limits and just a couple of miles from my house.
It was a beautiful day, but we had chores to do. I decided that I could at least make the quick runs to the store on the bike. My wife loaded up behind me and we hit the streets.
Heading home on the last run, we decided to take a short ride. It couldn’t be very long, and I didn’t want to get very far from home, so where to go?
I remembered seeing a couple of roads on previous trip as I headed out of town.
“I wonder where that goes?” I remember thinking. Well, today was the day I was going to find out.
The road in question was on the edge of town and ran parallel with the city limits. Leading off it were other roads that also beckoned with narrow shadowy lanes. We explored some of them that day also. Others await another day.
These roads were fun in that they were unpredictable. They might pass through affluent neighborhoods for a while, then dive through a rural area. Some sections were well maintained while others narrowed to almost a single lane filled with cracks and potholes.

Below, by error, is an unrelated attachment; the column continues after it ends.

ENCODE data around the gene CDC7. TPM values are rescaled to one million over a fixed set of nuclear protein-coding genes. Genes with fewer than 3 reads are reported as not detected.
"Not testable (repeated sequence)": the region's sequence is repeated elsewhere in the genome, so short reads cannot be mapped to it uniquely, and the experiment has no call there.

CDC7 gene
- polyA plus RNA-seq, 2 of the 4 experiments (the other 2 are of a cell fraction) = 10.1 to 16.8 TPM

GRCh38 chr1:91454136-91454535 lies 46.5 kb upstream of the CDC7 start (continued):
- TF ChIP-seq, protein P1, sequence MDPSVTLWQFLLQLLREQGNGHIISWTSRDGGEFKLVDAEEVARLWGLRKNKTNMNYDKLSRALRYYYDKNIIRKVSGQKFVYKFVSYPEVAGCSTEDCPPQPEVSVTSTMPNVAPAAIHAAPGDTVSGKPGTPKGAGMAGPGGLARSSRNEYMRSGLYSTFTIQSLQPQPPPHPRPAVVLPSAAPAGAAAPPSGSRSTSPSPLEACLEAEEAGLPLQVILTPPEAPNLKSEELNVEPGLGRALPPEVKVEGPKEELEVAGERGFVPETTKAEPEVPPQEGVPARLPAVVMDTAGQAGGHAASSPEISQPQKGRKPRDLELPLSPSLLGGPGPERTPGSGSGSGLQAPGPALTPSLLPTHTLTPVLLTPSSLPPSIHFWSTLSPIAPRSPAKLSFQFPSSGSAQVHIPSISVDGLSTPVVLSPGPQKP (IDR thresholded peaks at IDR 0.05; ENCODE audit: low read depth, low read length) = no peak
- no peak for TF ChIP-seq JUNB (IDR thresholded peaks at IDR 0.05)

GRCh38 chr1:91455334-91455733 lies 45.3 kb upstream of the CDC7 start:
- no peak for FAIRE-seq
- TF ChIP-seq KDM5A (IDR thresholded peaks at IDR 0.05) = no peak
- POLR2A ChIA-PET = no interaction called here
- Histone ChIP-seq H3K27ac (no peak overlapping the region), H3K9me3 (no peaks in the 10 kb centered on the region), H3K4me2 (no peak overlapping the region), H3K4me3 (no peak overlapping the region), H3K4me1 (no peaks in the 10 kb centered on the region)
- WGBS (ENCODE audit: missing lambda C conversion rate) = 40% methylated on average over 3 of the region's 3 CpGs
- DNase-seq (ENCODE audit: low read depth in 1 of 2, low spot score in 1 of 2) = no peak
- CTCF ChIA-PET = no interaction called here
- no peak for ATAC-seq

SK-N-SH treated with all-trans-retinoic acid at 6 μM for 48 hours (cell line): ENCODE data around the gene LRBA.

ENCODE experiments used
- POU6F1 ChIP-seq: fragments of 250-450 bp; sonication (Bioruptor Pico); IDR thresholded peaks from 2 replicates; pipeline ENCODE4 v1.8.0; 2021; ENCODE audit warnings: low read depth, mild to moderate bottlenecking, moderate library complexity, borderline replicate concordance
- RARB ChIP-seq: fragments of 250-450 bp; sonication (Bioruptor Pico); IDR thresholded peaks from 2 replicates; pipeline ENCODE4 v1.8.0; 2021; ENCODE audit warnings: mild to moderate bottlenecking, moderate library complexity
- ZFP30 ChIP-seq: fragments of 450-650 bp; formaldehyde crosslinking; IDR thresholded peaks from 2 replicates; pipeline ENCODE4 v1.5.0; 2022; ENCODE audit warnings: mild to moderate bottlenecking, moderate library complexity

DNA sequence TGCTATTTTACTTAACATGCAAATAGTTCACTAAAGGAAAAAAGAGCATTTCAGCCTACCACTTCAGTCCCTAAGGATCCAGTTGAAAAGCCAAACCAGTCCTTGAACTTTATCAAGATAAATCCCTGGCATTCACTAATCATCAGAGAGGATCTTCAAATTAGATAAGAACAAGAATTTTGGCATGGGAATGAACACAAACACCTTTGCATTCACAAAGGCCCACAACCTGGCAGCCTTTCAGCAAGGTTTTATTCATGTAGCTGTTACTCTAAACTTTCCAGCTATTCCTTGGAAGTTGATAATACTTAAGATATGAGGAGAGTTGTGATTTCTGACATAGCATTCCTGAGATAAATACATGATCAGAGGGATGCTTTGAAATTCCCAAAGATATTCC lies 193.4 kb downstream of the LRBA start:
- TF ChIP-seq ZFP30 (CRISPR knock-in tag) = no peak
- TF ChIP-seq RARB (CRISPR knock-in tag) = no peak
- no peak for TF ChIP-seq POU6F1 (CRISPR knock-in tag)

And I was rarely sure what lay ahead. I didn’t know if the road was going to suddenly turn to gravel, dead end or meet with another road. Often, as I was preparing to turn around, the road would suddenly widen and smooth out as it entered a more prosperous area.
We rode for an hour-and-a-half, but barely put 30 miles on the bike. Most of the time we were doing 25 miles-per-hour or less. We climbed hills and dove through woods. We passed in front of mansions with private ponds, and shacks with so little paint I couldn’t say what color they had been. And all of this time, we were no more than 10 miles from our front door.
This adventure took place in the southeast corner of Texarkana. I’m not sure how much of it was inside the city limits and how much was out. But it was all close to home. There are still some roads out there to explore. Once they all become familiar, we’ve got three other quadrants waiting for us.
Not all rides have to be long.
－ Guy Wheatley